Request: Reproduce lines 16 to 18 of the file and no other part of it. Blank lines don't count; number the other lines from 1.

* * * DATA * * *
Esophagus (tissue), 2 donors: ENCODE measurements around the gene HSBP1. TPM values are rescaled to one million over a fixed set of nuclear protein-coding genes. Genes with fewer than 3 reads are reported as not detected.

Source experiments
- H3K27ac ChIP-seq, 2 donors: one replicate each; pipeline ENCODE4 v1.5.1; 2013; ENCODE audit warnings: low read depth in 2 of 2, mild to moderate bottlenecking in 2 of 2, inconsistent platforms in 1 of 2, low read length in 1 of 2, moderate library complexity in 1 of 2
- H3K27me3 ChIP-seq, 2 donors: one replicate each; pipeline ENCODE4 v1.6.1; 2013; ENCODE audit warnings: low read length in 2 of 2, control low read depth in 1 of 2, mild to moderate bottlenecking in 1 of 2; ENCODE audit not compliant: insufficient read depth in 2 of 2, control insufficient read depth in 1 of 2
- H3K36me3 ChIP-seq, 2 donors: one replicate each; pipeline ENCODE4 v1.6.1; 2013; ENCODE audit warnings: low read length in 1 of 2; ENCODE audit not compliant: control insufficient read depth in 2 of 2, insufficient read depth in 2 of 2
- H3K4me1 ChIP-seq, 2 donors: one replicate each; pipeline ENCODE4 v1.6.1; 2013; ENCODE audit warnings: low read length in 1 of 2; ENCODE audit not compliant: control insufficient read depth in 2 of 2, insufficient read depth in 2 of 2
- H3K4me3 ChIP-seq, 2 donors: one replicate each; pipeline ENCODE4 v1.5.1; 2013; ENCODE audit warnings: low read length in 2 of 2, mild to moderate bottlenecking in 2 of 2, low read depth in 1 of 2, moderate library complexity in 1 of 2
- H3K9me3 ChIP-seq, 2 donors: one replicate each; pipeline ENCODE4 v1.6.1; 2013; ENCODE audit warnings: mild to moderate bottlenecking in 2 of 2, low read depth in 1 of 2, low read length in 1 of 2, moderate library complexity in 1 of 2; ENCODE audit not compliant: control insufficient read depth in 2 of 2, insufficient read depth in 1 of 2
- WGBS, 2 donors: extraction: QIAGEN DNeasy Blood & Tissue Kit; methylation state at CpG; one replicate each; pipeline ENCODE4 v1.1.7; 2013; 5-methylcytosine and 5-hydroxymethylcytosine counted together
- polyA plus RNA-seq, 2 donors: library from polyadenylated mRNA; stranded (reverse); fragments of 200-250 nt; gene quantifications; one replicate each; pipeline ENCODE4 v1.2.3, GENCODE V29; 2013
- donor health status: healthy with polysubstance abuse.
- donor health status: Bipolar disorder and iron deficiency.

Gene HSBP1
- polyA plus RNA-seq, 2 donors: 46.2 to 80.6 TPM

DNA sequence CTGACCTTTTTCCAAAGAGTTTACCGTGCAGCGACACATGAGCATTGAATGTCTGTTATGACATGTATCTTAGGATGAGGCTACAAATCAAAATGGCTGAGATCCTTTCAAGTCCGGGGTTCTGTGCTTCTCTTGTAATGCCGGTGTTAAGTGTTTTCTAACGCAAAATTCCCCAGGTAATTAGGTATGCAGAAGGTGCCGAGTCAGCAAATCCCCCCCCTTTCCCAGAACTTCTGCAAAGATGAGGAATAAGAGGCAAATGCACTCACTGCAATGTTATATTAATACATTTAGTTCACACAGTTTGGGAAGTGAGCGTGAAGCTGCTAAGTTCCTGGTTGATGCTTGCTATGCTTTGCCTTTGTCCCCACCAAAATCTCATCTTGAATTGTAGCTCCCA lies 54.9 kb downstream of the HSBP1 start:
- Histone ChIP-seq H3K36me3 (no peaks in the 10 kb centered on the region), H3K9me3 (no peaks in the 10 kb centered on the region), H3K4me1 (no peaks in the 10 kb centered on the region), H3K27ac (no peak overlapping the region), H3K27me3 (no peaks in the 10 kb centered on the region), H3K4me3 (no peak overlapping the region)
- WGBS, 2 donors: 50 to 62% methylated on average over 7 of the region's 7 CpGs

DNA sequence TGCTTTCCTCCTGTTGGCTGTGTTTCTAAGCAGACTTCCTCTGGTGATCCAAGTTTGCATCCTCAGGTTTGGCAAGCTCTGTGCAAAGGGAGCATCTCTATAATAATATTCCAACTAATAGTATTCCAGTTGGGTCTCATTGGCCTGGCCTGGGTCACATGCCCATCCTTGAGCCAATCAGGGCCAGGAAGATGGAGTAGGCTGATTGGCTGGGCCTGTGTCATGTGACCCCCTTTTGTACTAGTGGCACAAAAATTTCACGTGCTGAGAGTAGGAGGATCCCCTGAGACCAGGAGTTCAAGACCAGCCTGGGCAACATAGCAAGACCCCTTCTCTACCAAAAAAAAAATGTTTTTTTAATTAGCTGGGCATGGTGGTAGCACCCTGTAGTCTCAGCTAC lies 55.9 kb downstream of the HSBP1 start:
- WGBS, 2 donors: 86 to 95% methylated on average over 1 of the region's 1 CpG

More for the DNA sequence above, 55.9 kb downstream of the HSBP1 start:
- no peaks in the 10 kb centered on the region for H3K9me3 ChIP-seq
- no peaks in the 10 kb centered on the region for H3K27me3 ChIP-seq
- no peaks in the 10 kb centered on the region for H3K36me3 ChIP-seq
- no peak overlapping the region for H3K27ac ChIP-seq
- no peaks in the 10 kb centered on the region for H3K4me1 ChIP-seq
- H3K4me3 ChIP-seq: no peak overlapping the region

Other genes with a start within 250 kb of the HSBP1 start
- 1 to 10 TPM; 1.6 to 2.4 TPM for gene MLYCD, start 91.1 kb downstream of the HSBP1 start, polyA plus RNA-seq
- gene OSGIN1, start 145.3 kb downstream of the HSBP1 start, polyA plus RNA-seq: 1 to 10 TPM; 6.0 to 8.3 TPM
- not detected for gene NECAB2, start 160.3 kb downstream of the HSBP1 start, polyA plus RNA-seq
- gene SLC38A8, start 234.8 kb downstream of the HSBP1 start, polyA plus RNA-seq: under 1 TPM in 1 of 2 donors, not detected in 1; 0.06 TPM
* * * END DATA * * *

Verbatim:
- Histone ChIP-seq H3K36me3 (no peaks in the 10 kb centered on the region), H3K9me3 (no peaks in the 10 kb centered on the region), H3K4me1 (no peaks in the 10 kb centered on the region), H3K27ac (no peak overlapping the region), H3K27me3 (no peaks in the 10 kb centered on the region), H3K4me3 (no peak overlapping the region)
- WGBS, 2 donors: 50 to 62% methylated on average over 7 of the region's 7 CpGs

DNA sequence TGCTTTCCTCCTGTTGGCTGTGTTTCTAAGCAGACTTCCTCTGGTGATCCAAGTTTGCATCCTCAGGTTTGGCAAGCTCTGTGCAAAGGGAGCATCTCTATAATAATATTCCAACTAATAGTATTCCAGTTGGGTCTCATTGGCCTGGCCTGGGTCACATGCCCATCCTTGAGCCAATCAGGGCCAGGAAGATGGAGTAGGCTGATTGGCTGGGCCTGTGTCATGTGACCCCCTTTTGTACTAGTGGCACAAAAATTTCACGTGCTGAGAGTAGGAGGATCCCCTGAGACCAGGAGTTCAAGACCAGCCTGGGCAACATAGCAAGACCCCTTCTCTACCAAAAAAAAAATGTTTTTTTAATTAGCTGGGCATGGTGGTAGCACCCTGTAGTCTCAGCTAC lies 55.9 kb downstream of the HSBP1 start: